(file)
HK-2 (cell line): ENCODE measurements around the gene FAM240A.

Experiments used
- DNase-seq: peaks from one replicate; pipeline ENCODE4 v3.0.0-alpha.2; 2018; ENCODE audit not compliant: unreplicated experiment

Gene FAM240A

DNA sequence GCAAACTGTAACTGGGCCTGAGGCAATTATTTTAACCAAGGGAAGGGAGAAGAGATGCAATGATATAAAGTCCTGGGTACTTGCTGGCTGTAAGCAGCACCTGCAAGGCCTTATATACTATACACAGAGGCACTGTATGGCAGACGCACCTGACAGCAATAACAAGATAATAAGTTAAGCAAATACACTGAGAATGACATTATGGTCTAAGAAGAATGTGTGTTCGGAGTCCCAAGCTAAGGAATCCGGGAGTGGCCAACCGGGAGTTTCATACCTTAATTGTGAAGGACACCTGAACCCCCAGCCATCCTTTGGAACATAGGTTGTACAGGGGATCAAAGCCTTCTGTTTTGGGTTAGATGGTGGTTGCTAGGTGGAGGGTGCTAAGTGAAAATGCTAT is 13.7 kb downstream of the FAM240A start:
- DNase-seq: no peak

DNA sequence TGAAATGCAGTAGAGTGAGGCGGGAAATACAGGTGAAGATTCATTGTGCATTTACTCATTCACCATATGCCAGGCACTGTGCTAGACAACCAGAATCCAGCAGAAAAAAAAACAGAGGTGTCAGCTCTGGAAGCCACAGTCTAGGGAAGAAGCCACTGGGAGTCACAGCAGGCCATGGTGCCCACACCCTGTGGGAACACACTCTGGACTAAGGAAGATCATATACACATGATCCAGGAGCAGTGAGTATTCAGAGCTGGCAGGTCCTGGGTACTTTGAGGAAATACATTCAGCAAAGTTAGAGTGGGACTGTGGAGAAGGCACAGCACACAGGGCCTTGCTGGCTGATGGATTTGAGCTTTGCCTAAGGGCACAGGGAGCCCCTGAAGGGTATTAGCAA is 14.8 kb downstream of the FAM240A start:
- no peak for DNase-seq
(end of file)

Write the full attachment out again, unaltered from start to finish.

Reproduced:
HK-2 (cell line): ENCODE measurements around the gene FAM240A.

Experiments used
- DNase-seq: peaks from one replicate; pipeline ENCODE4 v3.0.0-alpha.2; 2018; ENCODE audit not compliant: unreplicated experiment

Gene FAM240A

DNA sequence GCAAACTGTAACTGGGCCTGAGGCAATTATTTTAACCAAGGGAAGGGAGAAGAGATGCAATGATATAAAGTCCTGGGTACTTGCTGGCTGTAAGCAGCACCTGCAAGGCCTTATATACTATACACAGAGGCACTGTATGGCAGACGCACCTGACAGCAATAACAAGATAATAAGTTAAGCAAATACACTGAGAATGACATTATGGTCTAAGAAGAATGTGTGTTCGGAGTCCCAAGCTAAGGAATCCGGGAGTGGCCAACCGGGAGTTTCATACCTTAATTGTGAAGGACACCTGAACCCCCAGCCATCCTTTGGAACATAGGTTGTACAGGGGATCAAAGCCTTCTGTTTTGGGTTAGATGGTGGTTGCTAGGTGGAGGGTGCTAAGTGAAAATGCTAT is 13.7 kb downstream of the FAM240A start:
- DNase-seq: no peak

DNA sequence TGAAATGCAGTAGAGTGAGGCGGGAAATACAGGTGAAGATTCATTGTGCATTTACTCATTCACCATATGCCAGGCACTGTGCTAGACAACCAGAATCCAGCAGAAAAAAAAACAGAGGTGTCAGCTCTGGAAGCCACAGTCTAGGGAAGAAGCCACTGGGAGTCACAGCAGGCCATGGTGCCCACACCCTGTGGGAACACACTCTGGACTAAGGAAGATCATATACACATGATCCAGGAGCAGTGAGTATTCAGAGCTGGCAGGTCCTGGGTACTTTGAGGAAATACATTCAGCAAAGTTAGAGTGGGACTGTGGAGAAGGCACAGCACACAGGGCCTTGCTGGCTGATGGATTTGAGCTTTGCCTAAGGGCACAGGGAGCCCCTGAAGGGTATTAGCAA is 14.8 kb downstream of the FAM240A start:
- no peak for DNase-seq